NLRB issues complaint against washington apple growers
NLRB Issues ComplaintAgainst WaShingtonApple Gmwem So far, the Teamsters have lost both of the elections conducted as part of their campaign to organize 15,000 packers employed…
NLRB Issues ComplaintAgainst
So far, the Teamsters have lost both of the elections
conducted as part of their campaign to organize 15,000
packers employed by Washington state apple growers.
But their margins of defeat were not large (161-121 in one
election, 290-205 in the other), and they have indicated
repeatedly that they plan to continue the campaign.
The union continues to try to take a bite out of the
growersâ resistance. In response to union complaints,
the NLRB recently held hearings on charges that two
growers engaged in unlawful campaign practices. One
employer, the complaint charges, interrogated employ-
ees regarding union activity and made an implied prom-
ise that the company would improve conditions if the
employees defeated the union. The other employer was
charged with using an outside labor consultant to en-
gage in illegal surveillance of employees at work and
with threatening employees that the US . Immigration
Service would raid the company if the union won the
election. Both companies were also charged with telling
employees that they would be blacklisted and unable to
obtain work if they voted for a union.
OCAW Intensifies Boycott
Against Emp 1 oyer
The Oil, Chemical, & Atomic Workers union has
taken new measures in its boycott of Crown Central
Petroleum. More than two years ago, the company
locked out 252 workers who are members of OCAW.
The union recently put out a brochure setting forth
its case and accusing the company ofracism, sexism, and
environmental destruction. The brochure solicits dona-
tions to help locked-out workers continue their cam-
paign. Also, spurred on by union accusations, 200 resi-
dents of the Pasadena, Texas, area, where the lockout
occurred, have filed a lawsuit charging the company
with damaging the environment.
UFW Makes Little Progress
Among Strawberry Workers
There are 20,000 strawberry pickers in California,
where 80 percent of the nationâs strawberries are grown.
The United Farm Workers, in something of a resurgence
under Arturo Rodriguez, son-in-law of the late UFW
founder Cesar Chavez, is in its third year of trying to
organize the strawberry pickers. So far, there hasnât
been a single UFW victory in the strawberry industry,
but the UFW has won 15 elections and signed 18 new
contracts since 1994.
Currently, the UFW is seeking to have the results of
the election at Coastal Berry, the nationâs largest straw-
berry grower, ruled invalid. The union charges that the
election was held in such a climate of violence and fear
that it refused to participate. The union also contends
that the group that won the election, the Coastal Berry
Farm Workers Committee, is a âsham union,â a front for
the company and the Western Growerâs Association, a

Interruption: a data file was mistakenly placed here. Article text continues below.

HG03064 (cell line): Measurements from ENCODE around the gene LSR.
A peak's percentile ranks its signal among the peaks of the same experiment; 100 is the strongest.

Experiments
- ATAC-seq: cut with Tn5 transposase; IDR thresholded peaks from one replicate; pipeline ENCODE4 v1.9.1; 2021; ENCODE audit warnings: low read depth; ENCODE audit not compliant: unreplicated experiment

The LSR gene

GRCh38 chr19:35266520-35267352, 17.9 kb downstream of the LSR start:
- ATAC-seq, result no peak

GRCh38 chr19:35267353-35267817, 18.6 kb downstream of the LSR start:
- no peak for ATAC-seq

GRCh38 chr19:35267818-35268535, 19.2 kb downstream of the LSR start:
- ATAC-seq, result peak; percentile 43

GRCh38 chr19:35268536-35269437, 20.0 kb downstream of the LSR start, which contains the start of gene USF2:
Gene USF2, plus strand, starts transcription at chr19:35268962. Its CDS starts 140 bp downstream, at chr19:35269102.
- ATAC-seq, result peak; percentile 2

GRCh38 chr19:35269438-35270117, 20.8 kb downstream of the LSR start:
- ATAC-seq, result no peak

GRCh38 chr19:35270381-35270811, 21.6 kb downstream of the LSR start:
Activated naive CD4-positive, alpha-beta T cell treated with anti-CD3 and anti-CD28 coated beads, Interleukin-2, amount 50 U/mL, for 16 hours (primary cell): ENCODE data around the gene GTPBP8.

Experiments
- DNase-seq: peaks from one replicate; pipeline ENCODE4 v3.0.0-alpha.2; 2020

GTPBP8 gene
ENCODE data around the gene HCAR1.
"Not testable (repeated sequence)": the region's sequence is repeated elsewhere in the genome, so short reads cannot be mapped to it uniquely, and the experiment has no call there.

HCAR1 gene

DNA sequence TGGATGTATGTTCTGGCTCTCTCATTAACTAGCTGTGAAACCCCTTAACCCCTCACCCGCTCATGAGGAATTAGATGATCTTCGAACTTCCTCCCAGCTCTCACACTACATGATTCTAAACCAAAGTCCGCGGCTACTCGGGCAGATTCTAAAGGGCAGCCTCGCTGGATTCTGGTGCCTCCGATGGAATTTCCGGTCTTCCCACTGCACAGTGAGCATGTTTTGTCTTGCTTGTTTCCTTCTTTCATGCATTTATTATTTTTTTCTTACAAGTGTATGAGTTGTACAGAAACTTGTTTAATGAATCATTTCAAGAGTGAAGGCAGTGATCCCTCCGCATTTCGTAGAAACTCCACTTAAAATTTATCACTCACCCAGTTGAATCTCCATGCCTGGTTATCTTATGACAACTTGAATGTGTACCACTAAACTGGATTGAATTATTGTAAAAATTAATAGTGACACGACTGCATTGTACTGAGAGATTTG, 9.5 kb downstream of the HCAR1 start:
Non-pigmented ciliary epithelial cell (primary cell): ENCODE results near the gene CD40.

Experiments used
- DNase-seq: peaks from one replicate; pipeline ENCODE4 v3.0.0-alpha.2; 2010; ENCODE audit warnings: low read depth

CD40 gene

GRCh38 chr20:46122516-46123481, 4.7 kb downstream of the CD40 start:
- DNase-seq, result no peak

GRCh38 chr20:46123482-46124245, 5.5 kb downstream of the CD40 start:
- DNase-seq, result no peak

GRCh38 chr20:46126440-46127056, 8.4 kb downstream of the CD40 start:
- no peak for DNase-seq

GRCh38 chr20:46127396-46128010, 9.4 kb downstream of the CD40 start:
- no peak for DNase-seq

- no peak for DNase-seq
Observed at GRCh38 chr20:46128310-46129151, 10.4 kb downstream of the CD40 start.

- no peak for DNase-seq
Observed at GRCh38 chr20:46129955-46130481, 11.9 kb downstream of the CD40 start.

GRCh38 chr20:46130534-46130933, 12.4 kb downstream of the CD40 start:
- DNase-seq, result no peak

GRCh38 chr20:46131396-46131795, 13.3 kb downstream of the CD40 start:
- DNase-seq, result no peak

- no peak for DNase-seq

farming industry organization in Irvine, California.
The company and the association deny that they
had anything to do with the election or its results and
accuse the union of not being able to face the fact that
Coastal Berry employees do not want to be unionized.
A company spokesperson said Coastal Berry was the
wrong company for the UFW to target because it had
some of the highest wages and best benefits in the
$600-million-a-year strawberry industry.
Workers, the company, and the union do agree that
working conditions have improved since the organizing
campaign began. For example, since the campaign
began three years ago, Coastal Berry has started pro-
viding workers with health insurance benefits.
One key to organizing agricultural workers dear to
the UFW is Californiaâs Agricultural Labor Relations
Act, enacted 22 years ago, which was pushed by Mr.
Chavez and embraced by Democratic Governor Jerry
Brown. The act gives unions representing farm workers
the right to go on private property to talk to workers
about unionization before work, after work, and at lunch
for 120 days a year - a practice called âtaking access.â
âTaking access is very important to us,â said one
organizer. âWe can give our message to many workers at
the same time. We can get to know the workers person-
ally and identify the leaders. We can learn what their
problems are and gain their confidence.â
The agricultural industry continues to try to shut off
access. Unions donât have this access in any other indus-
try, which infuriates growers. They argue that the union
doesnât have to organize on private property, that it has
plenty of access through news media, meetings, and
visits to workersâ homes. They also argue that the rules
were made two decades ago, when many workers lived
in housing on the farmerâs property, but now are more
likely to live in town.
0 1998 John Wiley & Sons, Inc.
8 Management Report /October 1998